The Andrew Neil Show featured an interview with former Prime Minister Tony Blair. My initial impressions of Mr Blair were not positive. Perhaps this was because I had only seen photos of Mr Blair whilst he was in office, but I was shocked by how much he had aged and was looking increasingly more like his satirical cartoons.
Mr Blair appeared to be shrunken in his chair, uncertain of his response when he was asked if the Act to delay Brexit beyond the 31st of October was robust enough. Although I have never been a fan of Mr Blair, I agree with his point that Brexit should not be decided through a general election. General elections and referendums are two separate things and it appears to be confusing to the electorate. I fully agree that if you have an election where the central argument is surrounding Brexit, then we are making our decision too heavily influenced by one issue.
As a country we are too consumed by Brexit, so consequently other issues facing the country are being left by the wayside. Therefore, if we are going to ask the electorate a question, it needs to be asked in a format which will be understood. We cannot have a general election whilst there is so much debate surrounding Brexit as it will be treated like a second referendum. On the flip side, if we are given a second referendum then it needs to be treated as separate from a general election and party politics should not come into play.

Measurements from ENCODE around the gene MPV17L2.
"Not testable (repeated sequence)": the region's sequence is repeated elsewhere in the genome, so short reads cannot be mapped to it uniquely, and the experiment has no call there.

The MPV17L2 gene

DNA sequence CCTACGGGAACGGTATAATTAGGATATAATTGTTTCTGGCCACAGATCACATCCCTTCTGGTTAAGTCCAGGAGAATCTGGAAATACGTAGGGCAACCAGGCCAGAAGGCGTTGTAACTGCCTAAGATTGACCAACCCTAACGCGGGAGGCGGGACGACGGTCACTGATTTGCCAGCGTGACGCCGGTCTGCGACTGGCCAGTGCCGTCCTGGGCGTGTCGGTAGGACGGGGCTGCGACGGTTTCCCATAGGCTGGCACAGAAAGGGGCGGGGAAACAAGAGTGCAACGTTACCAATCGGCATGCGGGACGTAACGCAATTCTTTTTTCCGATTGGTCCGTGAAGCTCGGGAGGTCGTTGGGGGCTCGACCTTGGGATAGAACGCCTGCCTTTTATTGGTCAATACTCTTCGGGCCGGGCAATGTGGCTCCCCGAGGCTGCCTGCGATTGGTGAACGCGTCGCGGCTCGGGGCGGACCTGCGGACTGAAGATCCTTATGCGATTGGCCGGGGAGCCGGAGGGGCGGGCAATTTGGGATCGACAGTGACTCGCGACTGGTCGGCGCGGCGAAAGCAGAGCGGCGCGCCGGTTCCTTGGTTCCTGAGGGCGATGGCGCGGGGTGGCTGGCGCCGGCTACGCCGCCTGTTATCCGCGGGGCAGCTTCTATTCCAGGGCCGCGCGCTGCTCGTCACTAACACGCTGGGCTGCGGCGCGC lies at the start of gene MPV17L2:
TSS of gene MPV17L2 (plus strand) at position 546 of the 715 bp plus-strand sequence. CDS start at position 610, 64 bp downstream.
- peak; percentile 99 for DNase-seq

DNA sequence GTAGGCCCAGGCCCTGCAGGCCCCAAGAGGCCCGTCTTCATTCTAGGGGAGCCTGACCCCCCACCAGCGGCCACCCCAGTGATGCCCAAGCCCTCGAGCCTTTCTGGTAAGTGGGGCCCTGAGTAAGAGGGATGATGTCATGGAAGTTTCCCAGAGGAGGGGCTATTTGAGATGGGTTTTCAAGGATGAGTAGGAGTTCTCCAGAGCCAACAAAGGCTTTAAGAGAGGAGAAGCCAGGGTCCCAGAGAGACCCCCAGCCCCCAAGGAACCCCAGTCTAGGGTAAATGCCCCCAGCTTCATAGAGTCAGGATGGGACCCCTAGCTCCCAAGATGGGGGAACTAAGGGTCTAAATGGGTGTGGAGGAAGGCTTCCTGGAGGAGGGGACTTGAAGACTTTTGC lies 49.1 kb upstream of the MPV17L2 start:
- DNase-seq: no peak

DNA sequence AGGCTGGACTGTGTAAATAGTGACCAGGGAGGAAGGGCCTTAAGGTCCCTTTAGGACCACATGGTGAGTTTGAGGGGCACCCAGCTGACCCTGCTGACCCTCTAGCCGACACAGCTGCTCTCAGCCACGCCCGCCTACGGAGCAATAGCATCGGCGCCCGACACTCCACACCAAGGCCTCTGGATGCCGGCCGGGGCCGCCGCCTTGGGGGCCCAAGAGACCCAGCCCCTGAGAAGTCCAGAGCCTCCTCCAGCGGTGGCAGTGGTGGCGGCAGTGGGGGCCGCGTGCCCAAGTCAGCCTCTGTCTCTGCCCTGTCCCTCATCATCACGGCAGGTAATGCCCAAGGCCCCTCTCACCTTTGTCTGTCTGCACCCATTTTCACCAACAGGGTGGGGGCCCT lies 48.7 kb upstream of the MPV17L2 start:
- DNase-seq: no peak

However, Parliament and the government have made it clear that they don’t want another referendum. We are leaving the EU and there is no chance of changing that now, but we surely need to have a say in the circumstances in which we leave. When people voted for Leave in the referendum, it was not under the pretenses of leaving without a deal. That decision has been made for us. We cannot disregard what the electorate have said they want, but we cannot ignore that three years have passed and circumstances have changed. However, a referendum isn’t possible with Johnson’s government.
Neil commented that he doesn’t see the route towards another referendum, that that path isn’t clear. He’s right. He doesn’t see the path because it is overgrown with party politics and it is winding and rocky. However, that path does exist, and it should be recognised by the government.